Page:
It seems like we can talk to just about all the gadgets that cross our desk these days, thanks to Google Assistant and Amazon Alexa. 2018 is indeed the year of the smart home. Here are some smart gadgets that we reckon will make great gifts this Christmas
Lenovo Smart Display – $299/$399
The smart home started out as audio only. You talk to a smart device and it talks back and does what you want. But this year we saw smart displays introduced. One of the first was the Lenovo Smart Display.
There are two versions – so you have choice in your gift giving. Both the 8-inch and 10.1-inch models sport touch screens. The larger screen runs to 1,920 by 1,200 pixels of resolution. Also included is a ten-watt speaker and a camera. It runs a version of Android called Android Things.
Basically, it can do all the Google Assistant stuff, but adds things like video calling (using Google Duo) and a host of other visual things.
Naturally, Google has added its own screen-based device to its smart home offerings. The Google Home Hub is surprisingly low in price at only $30 more that the Google Home speakers.
But don’t make the mistake of thinking that this is a Google Android tablet. It is very much designed for purpose: showing things like photos and information screens, but not so good for video given the 1,024- by 600-pixel resolution of the 7-inch display. Like the Google Home, it can support “routines”. Say “Hey Google, good morning” and the recipient of your gift can have his or her routine read out, lights adjusted, smart appliances switched on and so on.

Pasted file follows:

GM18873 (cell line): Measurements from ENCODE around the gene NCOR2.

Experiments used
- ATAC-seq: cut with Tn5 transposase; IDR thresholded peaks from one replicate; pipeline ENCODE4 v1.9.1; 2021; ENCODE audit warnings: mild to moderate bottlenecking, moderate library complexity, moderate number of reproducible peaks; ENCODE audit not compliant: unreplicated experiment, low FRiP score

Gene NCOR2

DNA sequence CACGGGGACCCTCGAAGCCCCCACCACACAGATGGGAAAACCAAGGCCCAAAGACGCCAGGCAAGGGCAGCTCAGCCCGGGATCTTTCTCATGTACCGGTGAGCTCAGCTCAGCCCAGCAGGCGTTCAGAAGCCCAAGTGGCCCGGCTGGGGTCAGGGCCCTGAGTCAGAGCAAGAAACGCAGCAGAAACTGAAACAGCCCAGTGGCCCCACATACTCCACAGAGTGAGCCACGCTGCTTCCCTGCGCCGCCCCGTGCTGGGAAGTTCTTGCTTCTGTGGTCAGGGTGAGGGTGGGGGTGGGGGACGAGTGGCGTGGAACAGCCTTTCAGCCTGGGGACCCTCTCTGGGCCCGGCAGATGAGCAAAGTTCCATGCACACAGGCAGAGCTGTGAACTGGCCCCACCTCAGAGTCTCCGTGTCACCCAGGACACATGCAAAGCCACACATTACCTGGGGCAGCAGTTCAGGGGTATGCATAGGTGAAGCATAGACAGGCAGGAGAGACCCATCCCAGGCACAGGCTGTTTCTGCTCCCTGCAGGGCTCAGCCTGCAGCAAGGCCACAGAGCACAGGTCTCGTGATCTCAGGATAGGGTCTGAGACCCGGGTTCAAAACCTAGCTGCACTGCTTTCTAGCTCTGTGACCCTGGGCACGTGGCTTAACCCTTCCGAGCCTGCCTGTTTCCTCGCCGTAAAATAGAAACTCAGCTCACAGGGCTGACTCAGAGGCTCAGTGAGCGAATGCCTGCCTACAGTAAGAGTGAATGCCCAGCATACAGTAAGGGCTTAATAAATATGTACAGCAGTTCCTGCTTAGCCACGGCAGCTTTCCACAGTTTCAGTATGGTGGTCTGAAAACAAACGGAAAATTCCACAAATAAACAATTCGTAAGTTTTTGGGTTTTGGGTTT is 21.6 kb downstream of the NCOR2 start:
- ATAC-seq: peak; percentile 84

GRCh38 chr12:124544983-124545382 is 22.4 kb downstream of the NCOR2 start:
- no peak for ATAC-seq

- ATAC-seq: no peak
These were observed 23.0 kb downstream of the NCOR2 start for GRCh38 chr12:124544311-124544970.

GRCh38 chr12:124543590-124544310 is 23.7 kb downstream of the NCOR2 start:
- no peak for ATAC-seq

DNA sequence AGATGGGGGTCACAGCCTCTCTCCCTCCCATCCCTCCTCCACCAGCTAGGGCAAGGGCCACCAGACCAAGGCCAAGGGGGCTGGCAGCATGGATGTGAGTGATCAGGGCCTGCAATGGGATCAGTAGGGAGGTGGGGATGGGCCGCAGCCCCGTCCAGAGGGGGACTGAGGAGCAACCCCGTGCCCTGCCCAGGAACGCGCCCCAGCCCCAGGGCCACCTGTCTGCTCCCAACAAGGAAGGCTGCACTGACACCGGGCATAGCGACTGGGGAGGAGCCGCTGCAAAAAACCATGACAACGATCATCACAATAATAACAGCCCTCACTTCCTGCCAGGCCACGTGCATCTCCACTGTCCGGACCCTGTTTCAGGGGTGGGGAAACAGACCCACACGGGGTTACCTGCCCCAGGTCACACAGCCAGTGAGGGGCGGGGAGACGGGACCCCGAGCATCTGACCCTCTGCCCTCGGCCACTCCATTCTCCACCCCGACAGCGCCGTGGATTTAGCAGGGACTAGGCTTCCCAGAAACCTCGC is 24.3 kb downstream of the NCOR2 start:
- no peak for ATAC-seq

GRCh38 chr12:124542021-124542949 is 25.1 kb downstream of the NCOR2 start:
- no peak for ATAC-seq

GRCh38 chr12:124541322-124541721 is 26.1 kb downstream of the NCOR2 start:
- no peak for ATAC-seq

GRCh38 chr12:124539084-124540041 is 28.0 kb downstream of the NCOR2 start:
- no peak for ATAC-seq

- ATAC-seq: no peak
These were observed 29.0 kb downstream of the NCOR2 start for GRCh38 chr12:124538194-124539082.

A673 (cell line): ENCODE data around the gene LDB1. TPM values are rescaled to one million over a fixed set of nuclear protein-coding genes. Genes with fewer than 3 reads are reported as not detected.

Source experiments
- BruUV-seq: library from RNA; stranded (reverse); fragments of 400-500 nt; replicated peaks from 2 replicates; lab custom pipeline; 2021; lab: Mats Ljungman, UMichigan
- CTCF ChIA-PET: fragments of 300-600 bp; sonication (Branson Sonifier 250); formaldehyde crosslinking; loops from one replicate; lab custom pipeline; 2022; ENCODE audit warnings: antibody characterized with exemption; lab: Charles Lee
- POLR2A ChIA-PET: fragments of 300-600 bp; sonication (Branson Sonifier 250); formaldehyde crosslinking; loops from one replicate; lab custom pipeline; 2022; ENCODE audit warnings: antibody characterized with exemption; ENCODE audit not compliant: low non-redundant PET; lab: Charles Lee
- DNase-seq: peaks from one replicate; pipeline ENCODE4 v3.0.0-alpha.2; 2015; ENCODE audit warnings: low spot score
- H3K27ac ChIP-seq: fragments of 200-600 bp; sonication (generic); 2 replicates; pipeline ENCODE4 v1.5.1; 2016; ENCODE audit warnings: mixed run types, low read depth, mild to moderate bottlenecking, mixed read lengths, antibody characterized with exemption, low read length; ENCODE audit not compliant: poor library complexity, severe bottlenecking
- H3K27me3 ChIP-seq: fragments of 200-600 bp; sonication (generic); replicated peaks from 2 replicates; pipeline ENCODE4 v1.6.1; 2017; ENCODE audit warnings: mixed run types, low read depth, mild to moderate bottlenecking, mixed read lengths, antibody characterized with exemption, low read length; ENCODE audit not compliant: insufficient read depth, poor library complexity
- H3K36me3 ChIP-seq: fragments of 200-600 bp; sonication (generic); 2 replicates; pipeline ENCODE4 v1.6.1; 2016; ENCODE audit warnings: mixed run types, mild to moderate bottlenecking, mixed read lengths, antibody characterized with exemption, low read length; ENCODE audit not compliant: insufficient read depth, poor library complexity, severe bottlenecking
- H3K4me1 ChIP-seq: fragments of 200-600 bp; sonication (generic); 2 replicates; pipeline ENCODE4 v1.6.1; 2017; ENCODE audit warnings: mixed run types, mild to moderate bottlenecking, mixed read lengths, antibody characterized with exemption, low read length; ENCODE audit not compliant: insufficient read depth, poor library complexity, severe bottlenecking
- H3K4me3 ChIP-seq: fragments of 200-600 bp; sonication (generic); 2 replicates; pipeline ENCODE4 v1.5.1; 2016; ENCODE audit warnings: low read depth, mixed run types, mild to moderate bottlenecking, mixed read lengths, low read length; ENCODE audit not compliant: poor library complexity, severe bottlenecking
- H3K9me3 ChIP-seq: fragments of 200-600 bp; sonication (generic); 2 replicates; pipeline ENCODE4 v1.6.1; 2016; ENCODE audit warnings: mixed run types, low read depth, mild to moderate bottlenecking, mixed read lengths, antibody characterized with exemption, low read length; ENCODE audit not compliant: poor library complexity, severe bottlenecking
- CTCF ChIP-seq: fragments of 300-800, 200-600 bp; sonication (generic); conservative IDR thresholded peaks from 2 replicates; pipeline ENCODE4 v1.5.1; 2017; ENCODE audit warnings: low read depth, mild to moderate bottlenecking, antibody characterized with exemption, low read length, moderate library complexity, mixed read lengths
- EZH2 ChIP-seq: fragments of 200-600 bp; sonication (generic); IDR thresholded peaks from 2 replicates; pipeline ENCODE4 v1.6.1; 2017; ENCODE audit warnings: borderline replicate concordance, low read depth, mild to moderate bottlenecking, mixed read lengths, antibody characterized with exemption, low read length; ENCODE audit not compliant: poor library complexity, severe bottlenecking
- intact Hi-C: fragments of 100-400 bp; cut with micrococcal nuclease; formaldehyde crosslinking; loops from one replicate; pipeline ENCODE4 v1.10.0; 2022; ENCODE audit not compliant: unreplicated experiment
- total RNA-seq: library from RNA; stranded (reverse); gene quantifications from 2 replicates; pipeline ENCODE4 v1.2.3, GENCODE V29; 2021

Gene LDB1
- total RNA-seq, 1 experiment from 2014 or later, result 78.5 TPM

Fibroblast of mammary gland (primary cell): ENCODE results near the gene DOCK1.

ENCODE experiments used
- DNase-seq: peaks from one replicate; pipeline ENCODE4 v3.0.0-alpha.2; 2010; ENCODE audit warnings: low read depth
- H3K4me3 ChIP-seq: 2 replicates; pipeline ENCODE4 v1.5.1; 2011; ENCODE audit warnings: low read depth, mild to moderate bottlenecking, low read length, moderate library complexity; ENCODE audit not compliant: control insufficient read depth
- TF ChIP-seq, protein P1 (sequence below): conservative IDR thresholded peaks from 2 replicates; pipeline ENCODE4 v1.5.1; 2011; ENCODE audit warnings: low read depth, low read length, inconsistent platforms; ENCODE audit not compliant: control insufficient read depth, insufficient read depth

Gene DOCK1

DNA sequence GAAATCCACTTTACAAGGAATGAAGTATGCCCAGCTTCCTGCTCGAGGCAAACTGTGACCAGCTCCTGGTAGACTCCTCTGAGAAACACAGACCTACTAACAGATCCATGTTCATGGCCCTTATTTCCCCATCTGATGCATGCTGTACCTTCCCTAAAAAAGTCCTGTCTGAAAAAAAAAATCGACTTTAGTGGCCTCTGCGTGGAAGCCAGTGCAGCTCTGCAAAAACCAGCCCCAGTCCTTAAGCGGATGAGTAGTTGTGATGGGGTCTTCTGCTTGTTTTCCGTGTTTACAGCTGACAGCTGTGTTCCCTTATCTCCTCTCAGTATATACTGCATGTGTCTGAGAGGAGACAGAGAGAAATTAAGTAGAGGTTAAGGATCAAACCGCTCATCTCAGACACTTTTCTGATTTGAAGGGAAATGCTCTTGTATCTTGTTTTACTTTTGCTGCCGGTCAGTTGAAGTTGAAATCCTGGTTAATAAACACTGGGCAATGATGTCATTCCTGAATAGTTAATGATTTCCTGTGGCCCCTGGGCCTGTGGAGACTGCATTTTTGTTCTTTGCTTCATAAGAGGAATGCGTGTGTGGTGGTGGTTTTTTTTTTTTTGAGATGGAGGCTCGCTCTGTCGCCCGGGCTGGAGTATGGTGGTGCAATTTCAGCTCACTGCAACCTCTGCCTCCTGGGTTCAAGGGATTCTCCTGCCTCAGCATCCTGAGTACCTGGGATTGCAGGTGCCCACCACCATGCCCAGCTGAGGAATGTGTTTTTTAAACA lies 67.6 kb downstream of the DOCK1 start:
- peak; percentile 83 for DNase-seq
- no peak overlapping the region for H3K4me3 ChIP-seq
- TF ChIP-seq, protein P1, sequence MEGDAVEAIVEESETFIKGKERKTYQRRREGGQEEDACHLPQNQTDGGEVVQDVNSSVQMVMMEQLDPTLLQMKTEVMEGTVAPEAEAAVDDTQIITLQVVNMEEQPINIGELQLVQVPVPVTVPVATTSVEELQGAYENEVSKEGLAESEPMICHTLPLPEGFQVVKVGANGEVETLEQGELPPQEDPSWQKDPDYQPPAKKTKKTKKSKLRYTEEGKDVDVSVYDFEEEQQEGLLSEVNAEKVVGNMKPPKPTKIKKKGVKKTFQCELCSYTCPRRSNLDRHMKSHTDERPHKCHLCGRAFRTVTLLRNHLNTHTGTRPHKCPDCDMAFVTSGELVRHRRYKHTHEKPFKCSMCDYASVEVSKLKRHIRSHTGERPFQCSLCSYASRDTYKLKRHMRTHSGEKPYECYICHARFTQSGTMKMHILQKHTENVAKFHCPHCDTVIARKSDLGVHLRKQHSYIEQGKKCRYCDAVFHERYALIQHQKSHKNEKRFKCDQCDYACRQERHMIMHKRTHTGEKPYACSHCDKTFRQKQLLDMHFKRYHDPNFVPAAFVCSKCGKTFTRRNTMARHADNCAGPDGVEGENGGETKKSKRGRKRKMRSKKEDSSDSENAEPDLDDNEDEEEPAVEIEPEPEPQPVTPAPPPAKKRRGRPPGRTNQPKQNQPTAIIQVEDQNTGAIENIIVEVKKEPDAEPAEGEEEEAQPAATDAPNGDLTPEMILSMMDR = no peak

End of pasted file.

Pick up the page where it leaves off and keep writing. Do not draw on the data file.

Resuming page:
Synology DS418play 4K UHD capable NAS server – less than $700 (plus drives)
A smart home needs storage. We know, all the vendors want you to store everything in the “cloud”. Which is to say, their network storage. That leaves you at the mercy of your internet connection. And of ongoing usage fees.
We have over a terabyte of music alone on our network attached storage – NAS. This Synology device is optimised for media, including 4K UltraHD video. As is the way of the better NAS systems, it comes empty of disc drives. You can add one to four. If you have more than one, then it will use a RAID format. That makes all the drives look like one, spreads the data over them intelligently to increase speed, and has them back each other up in case of failure.
Tech companies like Google are behind the smart home ecosystem. But that doesn’t mean that home entertainment specialists shouldn’t get into the act. LG has one of the better sounding Google-Assistant-understanding speakers out there.
In big part, that’s because LG invited Meridian Audio to tune up the speakers. Meridian Audio is a British company known for its high-end gear and technological savvy (it invented the compression technique used by Dolby TrueHD).
So, in addition to being a smart speaker, the LG WK7 ThinQ speaker handles high resolution audio (up to 192kHz sampling). Our reviewer reckeons that “the LG WK7 ThinQ
is the one to buy for the best, easiest listening sound reproduction.”
First there was the Google Home, then the Google Home Mini (see the next item for these). Most recently Google has introduced its Home Max, a bigger bolder speaker for your loved one’s smart home.